05/24/2016 – WZZM 13 – Water safety expert teaches state, local officials ‘drowning doesn’t look like drowning’ – “People don’t understand what drowning really looks like,” said Bob Pratt, director of education for the Great Lakes Surf Rescue Project. “We can just get the word out that drowning doesn’t look like drowning; drowning is very different than the way Hollywood portrays it,” said Pratt.

“People think that there’s all kinds of waving and yelling and carrying on, when in fact the victim is pushing down on the water desperately attempting to keep their head above the water,” said Pratt. Pratt says people drowning should flip, float, and follow. “Follow the safest course back,” said Pratt.

05/20/2016 – Chicago Parent Magazine – Summer safety tips for Chicago families

Great Lakes Surf Rescue Project reminds parents that drowning doesn’t look like it’s portrayed on TV or in the movies. There is no waving or yelling. Downing victims often look like they are bobbing in the water and they cannot yell because they are gasping for air.

In Lake Michigan, keep your eyes out for currents. Great Lakes Surf Rescue Project says that whenever there are waves, there is a possibility of dangerous currents. It’s best to keep kids at arm’s length or put them in life jackets whenever there are waves. In addition, teach kids never to fight against the current.

In boats, everyone – including parents – should wear a lifejacket. Great Lakes Surf Rescue Project says since 2010 there have been 447 fatal drownings on the Great Lakes and only four were wearing lifejackets.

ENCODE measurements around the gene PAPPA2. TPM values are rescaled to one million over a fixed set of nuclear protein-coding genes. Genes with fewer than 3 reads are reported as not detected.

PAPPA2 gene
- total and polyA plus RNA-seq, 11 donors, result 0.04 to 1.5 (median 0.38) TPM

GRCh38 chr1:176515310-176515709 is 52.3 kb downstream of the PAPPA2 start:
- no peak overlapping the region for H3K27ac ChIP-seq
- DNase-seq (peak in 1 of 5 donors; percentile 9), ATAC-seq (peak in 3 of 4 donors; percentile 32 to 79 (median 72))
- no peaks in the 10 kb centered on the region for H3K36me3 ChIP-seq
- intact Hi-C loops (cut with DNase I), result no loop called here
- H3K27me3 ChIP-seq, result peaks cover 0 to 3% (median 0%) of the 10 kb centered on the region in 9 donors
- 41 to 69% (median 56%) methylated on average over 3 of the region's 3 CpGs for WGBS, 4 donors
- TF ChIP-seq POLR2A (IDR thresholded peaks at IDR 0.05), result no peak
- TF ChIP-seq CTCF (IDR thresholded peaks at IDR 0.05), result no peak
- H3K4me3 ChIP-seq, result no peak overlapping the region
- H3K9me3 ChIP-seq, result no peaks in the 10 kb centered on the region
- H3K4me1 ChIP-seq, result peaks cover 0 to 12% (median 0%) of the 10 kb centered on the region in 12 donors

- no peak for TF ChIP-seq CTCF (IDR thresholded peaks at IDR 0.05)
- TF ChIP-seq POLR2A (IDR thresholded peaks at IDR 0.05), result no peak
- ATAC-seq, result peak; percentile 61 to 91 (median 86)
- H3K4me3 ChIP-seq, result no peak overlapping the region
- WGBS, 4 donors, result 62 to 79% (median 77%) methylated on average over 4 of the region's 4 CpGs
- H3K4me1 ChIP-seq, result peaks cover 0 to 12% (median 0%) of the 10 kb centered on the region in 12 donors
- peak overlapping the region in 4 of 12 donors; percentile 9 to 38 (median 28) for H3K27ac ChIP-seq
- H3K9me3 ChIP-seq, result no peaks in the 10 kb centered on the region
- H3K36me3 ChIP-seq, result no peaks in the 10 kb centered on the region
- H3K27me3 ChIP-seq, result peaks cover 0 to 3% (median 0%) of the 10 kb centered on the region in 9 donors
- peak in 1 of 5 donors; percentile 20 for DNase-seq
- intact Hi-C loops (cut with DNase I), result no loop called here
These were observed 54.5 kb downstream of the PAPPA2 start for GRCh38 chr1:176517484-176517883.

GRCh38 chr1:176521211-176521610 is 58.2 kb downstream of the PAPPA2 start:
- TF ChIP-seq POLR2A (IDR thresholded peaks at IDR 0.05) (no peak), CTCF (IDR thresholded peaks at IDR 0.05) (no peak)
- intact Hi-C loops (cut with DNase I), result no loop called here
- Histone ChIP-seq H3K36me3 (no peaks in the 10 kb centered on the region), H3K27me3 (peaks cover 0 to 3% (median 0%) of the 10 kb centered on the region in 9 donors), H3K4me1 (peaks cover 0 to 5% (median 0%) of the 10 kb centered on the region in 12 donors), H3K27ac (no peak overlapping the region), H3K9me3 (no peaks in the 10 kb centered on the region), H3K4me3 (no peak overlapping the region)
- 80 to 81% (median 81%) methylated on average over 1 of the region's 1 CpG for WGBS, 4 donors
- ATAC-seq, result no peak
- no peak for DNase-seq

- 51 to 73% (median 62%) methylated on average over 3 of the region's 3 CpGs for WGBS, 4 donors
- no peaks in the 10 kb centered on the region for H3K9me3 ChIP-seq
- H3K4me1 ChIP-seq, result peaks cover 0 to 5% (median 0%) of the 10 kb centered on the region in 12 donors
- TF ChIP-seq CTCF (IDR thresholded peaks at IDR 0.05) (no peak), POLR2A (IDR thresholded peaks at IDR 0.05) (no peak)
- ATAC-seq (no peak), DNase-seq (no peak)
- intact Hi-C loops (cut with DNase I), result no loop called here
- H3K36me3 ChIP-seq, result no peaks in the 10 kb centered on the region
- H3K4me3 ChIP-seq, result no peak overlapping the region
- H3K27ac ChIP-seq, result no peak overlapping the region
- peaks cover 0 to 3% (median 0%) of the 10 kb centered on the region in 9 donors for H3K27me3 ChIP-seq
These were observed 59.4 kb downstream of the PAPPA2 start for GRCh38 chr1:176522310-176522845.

05/20/2016 – WLNS 6 – Water Safety: Flip, float and follow – Do you know what to do if a current sweeps you out into the middle of a Great Lake?

05/17/2016 – WWMT – Flip, float, follow: surviving dangerous currents – FLIP over onto your back. FLOAT to keep your head above water, conserve your energy, and calm yourself down from fear and panic. FOLLOW the safest path out of the water. NOTE each drowning situation is going to be unique and Following the safest path out of the water may be hard to determine.  Continue Floating until Rescue Arrives.

05/17/2016 – WLNS 6 – Water Safety: What pool owners should know before taking a dip in their swimming pool – “Recent studies say that especially adolescent males are very poor at judging their swimming ability,” said Great Lakes Surf & Rescue Project Executive Director Bob Pratt.

But it’s not because of the reason you would think. “Males overestimate their ability, not just in swimming but in most things,” Pratt mentioned. Often times in pools especially when crowded, drowning is almost disguised and often not seen. “Once a victim goes underwater, in many cases they’re invisible,” said Pratt.

05/16/2016 – WLNS 6 – Water Safety Week – Kids learn to swim before they can walk.

Bob Pratt is the director of education for Great Lakes Surf Rescue Project. He says drowning happens quicker than you think.” They portray drowning as this big, loud, long affair where there is waving and yelling. where there is three or four or five minutes where the person is in distress, when in actuality drowning happens almost suddenly, it happens very, very quickly…”